Leon Bibb, Baritone Broadway and Folk Singer

“Rocks and Gravel” Live

Leon Bibb was a Broadway music performer who turned to folk singing after having difficulty finding roles for African-American men on the stage. This switch occurred as the Civil Rights movement expanded the audience for folk music. He performed at the first Newport Folk Festival in 1959.

“Sinner Man” in Luis Bunuel’s The Young One

Bibb (February 7, 1922-October 23, 2015) was a contemporary and friend of  Paul Robeson, who was godfather to his twin son and daughter. He performed frequently on Hootenanny and was host of a 1960s Someone New, a New York-based TV show that featured up-and-coming artists.

“Swing Low Sweet Chariot” with Son Eric Bibb

Bibb is the father of Eric Bibb, a noted acoustic guitarist now based in Finland. Father and son occasionally recorded and performed together.

Julie Wilson, Queen of the Cabaret Singers

Julie Wilson (October 21, 1924-April 5, 2015) was a Nebraska beauty queen who traded her tiara to pursue a career in music. She started in the chorus of “Earl Carroll’s Vanities” in Omaha in the early 1940s and by 1946 had worked her way into her first Broadway show,  Three to Make Ready.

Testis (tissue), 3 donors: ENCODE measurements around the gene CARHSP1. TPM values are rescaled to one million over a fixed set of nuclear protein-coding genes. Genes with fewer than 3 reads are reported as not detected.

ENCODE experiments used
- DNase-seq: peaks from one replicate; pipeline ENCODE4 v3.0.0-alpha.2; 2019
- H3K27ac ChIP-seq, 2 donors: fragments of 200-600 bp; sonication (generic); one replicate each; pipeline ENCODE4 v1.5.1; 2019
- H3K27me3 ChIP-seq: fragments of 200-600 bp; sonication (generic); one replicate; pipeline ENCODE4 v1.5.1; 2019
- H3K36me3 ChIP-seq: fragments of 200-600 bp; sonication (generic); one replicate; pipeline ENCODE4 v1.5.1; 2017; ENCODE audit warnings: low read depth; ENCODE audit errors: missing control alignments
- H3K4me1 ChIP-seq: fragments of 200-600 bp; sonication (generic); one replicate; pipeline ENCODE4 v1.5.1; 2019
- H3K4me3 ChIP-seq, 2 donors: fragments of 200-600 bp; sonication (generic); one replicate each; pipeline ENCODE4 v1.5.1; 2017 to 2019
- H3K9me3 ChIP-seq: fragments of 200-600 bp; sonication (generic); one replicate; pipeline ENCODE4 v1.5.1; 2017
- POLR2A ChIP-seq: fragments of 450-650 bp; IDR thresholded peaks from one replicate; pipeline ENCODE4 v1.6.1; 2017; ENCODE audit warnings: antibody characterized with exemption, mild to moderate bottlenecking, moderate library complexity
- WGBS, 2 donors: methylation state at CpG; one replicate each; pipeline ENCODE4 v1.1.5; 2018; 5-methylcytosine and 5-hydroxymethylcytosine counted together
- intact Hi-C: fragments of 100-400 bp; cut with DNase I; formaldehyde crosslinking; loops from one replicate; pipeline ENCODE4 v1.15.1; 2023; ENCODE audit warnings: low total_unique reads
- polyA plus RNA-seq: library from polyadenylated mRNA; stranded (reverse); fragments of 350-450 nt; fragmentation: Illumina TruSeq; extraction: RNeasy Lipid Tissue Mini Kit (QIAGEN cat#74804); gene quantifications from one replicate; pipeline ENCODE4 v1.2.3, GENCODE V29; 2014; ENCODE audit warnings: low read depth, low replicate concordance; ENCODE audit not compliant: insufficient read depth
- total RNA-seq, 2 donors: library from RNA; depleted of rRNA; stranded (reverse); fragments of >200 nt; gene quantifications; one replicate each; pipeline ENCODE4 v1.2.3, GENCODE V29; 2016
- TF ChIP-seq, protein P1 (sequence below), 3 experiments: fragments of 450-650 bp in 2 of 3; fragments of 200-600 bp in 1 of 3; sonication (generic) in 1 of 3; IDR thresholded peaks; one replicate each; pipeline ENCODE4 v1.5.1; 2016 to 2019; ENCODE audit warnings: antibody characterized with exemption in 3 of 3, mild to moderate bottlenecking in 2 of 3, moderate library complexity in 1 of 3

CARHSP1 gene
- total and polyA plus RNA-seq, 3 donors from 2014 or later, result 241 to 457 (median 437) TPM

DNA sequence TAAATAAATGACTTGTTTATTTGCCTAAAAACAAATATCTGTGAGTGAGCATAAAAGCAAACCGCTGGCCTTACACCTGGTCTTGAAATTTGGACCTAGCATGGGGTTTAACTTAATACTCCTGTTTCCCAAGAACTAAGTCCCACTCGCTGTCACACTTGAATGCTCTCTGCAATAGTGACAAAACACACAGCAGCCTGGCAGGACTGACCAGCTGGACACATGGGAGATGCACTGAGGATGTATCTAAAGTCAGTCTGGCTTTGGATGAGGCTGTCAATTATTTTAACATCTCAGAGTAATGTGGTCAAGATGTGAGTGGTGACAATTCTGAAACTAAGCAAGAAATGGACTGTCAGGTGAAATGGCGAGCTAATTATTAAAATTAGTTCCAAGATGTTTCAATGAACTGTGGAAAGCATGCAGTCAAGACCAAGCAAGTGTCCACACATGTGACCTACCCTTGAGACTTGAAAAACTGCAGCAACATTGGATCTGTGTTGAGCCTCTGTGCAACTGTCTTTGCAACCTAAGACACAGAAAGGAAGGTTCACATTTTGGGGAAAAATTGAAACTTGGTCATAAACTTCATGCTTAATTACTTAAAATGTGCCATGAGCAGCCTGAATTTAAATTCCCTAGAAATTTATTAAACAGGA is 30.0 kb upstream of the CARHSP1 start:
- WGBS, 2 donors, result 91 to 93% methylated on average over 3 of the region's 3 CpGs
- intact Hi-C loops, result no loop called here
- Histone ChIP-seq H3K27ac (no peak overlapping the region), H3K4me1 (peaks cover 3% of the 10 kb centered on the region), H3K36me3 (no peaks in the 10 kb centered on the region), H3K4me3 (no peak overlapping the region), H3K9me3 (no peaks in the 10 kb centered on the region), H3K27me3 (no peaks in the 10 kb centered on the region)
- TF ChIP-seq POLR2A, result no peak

She won a singing contest on  a radio show hosted by Mickey Rooney. That earned her a spot at the Mocambo Club in LA, where Cole Porter saw her and recruited her for the London production of Kiss Me Kate.

The culmination of her Broadway career came when she was nominated for a Tony Award for Best Featured Actress in a Musical for her 1989 performance in Legs Diamond.

She spent many years in New York in the nightclub circuit, booking gigs in all prestigious Manhattan rooms, including La Maisonette at the St. Regis, the Oak Room at the Algonquin Hotel, the Metropolitan Room, Michael’s Pub and Cafe Carlyle.

Reviewing her tribute to Rodgers and Hart at Cafe Carlyle in 1984, New York Times music critic Stephen Holden praised her talent for “unearthing the dramatic essence of songs we think we know better than we really do.” She was famous for her interpretations of Kurt Weill, Cole Porter, Rodgers and Hart and Stephen Sondheim.

In a talking style, nearly devoid of melody, she would deliver the entire song, not just the familiar verses, to unlock its true meaning and mood. Dark undertones would emerge in songs previously thought to be sentimental.

Of her voice, Holden wrote: “Though her voice is not pretty, it is capable of a commanding beauty while remaining impressively precise in pitch, phrasing and dynamic shadings.”

A scene from the movie “This Could Be the Night” (1957, director Robert Wise) with Ms. Wilson as nightclub singer Ivy Corlane.